Langston Puller ’17 is continuing a family tradition of policing as an officer in the Mansfield Police Department. His grandfather, Lt. Alfred “Al” Puller, is a retired State Police Officer and Langston’s uncle (and fellow alumnus), Paden Puller ’05, is a sergeant for the Harvard University Police Department. For Langston, police work is about community service. “At the end of the day, this is a community service job,” says Langston. “The town pays my checks but it’s the people who direct me on what to do with my job. I’m here to help people.”
One of the reasons that Langston felt drawn to the Mansfield Police Department is for their POP unit, which stands for problem oriented policing.The POP unit is often responsible for handling domestic violence issues, and he hopes someday to be a part of it. During his time at Xaverian, he founded Young Men 4 Change, a club dedicated to redefining masculinity, promoting equality, and examining social justice issues that affect our society today. Langston’s mother,Wendy Allmendinger, was dedicated to working with victims of domestic assault and abuse, and her experience had an impact on Langston.
“This wasn’t a hot topic at Xaverian at the time,” says Langston. “I thought it was important to have some kind of positive conversation for kids going to school where they are not around a lot of women, to help them understand what it means to be in support of the women in their life.”With Dr. Christopher Vasta ’00 (then Assistant Principal for Student Life, now Chief Administrator for School Advancement) as the club moderator, Young Men 4 Change began programming to that end.They hosted a speaker, Malcolm Astley, who lost his daughter Lauren to domestic violence. “I found that really powerful, and I know other students did as well,” says Langston.They even brought a group of young men to Boston’s White Ribbon Day Ceremony at City Hall. White Ribbon Day was established to end gender-based violence. Young Men 4 Change (or as it’s often referred to today, YM4C) is a club that continues to operate and positively impact the Xaverian community now, six years later.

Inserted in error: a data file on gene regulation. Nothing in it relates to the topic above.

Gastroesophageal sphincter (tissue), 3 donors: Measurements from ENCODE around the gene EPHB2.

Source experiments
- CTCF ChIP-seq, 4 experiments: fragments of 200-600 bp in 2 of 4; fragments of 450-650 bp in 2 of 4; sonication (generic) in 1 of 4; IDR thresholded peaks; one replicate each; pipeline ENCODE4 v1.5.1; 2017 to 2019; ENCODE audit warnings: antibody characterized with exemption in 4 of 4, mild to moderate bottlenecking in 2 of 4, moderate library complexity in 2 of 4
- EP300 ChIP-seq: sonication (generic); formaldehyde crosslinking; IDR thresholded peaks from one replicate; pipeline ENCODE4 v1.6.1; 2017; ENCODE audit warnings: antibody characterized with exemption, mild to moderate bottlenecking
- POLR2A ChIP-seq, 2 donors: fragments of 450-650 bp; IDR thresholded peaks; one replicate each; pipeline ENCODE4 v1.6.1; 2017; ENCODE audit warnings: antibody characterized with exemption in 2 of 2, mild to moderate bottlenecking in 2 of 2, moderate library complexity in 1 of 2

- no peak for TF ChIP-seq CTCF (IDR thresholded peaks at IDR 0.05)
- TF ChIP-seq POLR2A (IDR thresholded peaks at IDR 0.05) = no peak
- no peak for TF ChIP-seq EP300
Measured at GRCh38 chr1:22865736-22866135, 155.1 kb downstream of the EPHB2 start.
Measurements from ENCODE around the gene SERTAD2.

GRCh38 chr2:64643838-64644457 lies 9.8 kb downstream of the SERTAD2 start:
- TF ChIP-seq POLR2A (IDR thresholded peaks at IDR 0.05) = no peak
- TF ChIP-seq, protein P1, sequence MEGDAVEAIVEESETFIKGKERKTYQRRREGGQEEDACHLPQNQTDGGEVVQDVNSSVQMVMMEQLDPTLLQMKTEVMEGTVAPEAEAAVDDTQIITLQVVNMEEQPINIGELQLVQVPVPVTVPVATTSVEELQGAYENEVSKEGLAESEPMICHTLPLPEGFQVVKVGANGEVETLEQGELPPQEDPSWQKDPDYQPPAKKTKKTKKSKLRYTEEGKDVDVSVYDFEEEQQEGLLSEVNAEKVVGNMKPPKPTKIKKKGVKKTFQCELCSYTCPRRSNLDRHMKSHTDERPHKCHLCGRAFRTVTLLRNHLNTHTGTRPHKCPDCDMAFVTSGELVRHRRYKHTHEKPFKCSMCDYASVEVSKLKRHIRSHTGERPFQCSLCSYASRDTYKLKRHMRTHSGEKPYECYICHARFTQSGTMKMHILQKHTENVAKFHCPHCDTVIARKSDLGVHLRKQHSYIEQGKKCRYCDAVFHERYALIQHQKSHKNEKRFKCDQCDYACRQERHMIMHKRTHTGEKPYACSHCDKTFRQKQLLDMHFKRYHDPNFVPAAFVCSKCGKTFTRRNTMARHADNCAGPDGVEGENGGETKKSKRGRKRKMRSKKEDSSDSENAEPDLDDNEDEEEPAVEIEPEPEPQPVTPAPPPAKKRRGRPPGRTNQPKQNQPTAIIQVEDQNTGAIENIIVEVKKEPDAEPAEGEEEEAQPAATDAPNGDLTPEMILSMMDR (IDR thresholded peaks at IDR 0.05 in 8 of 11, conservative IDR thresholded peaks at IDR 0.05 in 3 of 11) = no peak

After Xaverian, Langston went on to Amherst College where he played on the Mammoth’s offensive line. He was approved as an applicant for theMansfield Police Pictured here is Paden Puller ’05 and Langston Puller ’17 Department in 2021 (with Dr. Vasta serving as a reference), passed the fitness test, attended the Academy, and became an officer in 2022. Now he’s putting in his time working the overnight shifts, midnight to 8:00 a.m. He isn’t the only Hawk serving in the MPD though. Langston also works with Officer Mike Fitzgerald ’08, and he hopes any Hawk who is interested in policing will give it a try.
“It’s one of the most rewarding careers in the world,” Langston says. “I’ve worked several jobs focused on providing for a community, but policing is the one where I’ve felt the most impactful. It’s not often someone gets to do a job where they can see the positive impact they have on people, but a career in law enforcement offers that opportunity. Now, probably more than ever, law enforcement needs educated and motivated people. Being a graduate, I know that anyone who took the Xaverian culture to heart has those characteristics and would make an excellent police officer.”